Who were some of the other key representatives at this Conference?

Khalid Noor: The two sides listened carefully to each other’s issues and concerns. Our Muslim scholars, who were part of the Kabul delegates, also condemned Taliban actions and illustrated that our interpretation of Islam is better than the Taliban interpretation. The Muslim scholars added that it’s imperative that we [Afghan and Taliban] scholars sit and discuss these issues and come to a conclusion whose interpretation of Islam is right or wrong.

Would you consider this meeting successful?

Khalid Noor: The main point of this meeting was that an opportunity emerged so that both sides could clearly raise their thoughts patiently. This was unlike many other peace talks. In previous conferences, the intra-Afghan dialogues were smaller, about 5-6 people from the Taliban and Afghan side. Unlike before, this time we were part of a bigger team where we discussed various topics. Most importantly, the Taliban delegates participated in the conversation and answered questions. This was a great achievement.

What can be done to increase the likelihood of success in future peace talks?

Khalid Noor: On day two, we were more open to collaborative discussions compared to the first day where mostly everyone was serious and had this hatred towards each other. Representatives from both sides felt comfortable to share something and they listened to each other. I really think that this was a good meeting as the two sides exchanged ideas. If we had one or two more days, I really believe that our discussion could have been more technical and friendlier. It’s imperative to keep such talks in the future. In addition to actual Afghan-Taliban peace negotiations, we need to have separate dialogues, because negotiations can be tough sometimes and in that circumstance, it’s better to refer the issue to the dialogue team, so they can discuss it without a judgment call or simply answer out of ignorance.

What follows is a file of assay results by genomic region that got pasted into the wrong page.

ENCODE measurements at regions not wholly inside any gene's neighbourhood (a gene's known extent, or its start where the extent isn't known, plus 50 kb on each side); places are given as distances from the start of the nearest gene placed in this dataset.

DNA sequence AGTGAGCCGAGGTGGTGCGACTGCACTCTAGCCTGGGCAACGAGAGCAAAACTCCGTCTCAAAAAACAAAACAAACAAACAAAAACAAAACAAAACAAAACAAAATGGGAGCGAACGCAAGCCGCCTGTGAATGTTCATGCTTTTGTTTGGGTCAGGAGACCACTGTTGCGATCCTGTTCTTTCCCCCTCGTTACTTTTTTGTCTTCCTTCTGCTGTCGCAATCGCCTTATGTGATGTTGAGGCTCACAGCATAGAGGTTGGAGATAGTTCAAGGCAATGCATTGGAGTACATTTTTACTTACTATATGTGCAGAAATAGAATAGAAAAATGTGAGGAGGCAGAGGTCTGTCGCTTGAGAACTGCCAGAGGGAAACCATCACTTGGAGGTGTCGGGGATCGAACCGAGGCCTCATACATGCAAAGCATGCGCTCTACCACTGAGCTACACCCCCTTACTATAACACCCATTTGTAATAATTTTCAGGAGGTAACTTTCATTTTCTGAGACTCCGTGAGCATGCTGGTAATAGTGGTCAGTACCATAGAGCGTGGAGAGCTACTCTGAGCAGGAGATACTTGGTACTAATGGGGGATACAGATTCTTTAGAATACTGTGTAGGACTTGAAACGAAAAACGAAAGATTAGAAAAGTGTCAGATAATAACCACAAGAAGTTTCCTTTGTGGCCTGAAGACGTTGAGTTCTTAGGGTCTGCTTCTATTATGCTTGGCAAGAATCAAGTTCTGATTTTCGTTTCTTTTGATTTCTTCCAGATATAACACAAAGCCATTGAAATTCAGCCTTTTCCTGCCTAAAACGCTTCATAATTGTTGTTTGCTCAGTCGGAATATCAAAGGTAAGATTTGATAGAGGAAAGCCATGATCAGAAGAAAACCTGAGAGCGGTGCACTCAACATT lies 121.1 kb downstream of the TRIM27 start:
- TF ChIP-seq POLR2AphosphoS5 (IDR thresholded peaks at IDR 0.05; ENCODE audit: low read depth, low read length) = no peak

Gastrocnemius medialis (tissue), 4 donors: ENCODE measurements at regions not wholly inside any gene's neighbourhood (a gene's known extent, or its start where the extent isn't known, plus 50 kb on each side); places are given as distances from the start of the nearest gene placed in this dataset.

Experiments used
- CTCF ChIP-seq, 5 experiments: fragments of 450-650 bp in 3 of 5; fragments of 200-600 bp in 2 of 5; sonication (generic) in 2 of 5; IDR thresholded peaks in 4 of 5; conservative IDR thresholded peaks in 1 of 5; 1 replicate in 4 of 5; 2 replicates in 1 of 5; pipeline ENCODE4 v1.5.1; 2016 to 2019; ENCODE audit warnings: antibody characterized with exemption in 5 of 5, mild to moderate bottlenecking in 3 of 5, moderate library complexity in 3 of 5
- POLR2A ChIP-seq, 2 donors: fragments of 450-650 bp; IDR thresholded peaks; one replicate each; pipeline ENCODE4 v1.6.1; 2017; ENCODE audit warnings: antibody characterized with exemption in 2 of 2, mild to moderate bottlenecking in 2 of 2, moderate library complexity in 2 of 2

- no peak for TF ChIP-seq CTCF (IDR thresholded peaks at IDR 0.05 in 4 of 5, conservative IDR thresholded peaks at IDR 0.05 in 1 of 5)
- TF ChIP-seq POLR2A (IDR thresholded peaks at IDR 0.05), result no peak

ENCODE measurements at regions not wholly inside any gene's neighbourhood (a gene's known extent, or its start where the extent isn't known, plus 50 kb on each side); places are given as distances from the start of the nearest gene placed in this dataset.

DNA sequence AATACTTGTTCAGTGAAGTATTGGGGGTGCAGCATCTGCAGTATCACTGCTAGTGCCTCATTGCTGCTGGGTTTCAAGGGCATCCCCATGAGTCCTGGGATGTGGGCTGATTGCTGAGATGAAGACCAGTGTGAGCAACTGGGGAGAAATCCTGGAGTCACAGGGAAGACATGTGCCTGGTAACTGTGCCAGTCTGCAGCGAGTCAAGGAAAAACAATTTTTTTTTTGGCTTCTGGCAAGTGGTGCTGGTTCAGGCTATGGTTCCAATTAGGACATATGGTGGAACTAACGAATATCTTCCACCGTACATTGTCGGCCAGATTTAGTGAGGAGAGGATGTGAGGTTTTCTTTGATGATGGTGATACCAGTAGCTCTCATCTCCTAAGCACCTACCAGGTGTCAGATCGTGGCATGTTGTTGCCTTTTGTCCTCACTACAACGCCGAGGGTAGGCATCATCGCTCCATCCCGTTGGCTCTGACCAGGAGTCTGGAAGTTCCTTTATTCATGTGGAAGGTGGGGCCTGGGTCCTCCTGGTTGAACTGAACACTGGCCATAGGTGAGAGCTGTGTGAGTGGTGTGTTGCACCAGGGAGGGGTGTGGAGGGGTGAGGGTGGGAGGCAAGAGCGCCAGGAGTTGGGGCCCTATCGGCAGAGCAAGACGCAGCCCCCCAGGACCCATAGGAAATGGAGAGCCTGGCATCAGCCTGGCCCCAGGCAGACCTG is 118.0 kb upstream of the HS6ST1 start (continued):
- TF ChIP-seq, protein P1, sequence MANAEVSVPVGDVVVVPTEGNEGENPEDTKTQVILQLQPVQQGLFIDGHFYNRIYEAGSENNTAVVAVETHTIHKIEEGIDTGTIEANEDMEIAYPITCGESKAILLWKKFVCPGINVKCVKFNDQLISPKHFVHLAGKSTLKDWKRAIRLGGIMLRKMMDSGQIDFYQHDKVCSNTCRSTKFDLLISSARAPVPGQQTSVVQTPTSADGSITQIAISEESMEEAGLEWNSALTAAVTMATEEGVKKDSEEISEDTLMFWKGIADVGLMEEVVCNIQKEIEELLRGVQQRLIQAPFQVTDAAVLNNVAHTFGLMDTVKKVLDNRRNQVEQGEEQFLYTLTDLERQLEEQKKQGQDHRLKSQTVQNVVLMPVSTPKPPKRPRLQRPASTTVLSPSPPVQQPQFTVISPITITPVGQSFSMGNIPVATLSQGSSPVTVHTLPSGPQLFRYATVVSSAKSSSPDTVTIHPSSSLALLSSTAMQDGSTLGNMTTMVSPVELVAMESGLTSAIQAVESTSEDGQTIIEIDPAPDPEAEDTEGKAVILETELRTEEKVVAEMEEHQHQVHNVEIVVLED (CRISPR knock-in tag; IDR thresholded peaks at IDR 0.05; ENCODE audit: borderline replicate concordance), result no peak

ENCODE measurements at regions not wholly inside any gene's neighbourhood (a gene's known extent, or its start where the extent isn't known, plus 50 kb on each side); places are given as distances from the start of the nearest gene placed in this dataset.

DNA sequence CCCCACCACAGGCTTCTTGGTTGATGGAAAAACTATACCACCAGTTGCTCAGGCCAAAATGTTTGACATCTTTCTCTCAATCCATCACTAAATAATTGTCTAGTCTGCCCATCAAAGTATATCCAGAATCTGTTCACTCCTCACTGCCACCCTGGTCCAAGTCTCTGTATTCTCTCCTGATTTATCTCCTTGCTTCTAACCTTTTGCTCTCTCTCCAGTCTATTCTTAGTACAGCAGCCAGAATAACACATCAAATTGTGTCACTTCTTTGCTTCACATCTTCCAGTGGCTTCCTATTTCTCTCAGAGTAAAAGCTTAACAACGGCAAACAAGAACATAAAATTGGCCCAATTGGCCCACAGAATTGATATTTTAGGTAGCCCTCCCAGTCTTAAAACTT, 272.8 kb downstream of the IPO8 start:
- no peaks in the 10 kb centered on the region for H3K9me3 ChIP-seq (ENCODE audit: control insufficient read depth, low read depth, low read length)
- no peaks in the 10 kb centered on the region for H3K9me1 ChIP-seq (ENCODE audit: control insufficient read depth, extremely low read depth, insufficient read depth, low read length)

Do you believe that the Taliban will keep their promise in efforts to reduce violence? 

Khalid Noor: It’s too early to know if the Taliban will keep their promises or not. But I have to express that the two sides [Taliban and Afghan government] should be involved and support each other. It’s important that both the Afghan National Security Forces and the Taliban fighters implement the promise reached by both sides at the meeting. We are both held accountable. A judgment call can be made if we see a civilian casualty in any of their attacks. We would ask them: You promised us that you would not attack civilians, so what happened that now you attacked schools, hospitals, and targeted civilians? Thus, their promise is a way to keep them responsible for their actions.

This is in case they break the agreement, and they most likely will. But, it’s difficult for us to understand how strongly they are going to keep their promise.

What are some of the drivers for the Taliban to end their fight and join the Afghan government?

Khalid Noor: Some of the main reasons that the Taliban are willing to come to a negotiated settlement and end the war which the Afghan and American governments, along with the international community, believe that no party or side will create peace through war or the use of force. Neither the Taliban can defeat us, nor we can defeat them. In the past 18 years, we have been fighting continuously on the frontlines. Although the Taliban had massive casualties, they are still standing strong against the Afghan government. I do believe that each side has come to the understanding that negotiations are the best option, as war is not the solution to problems.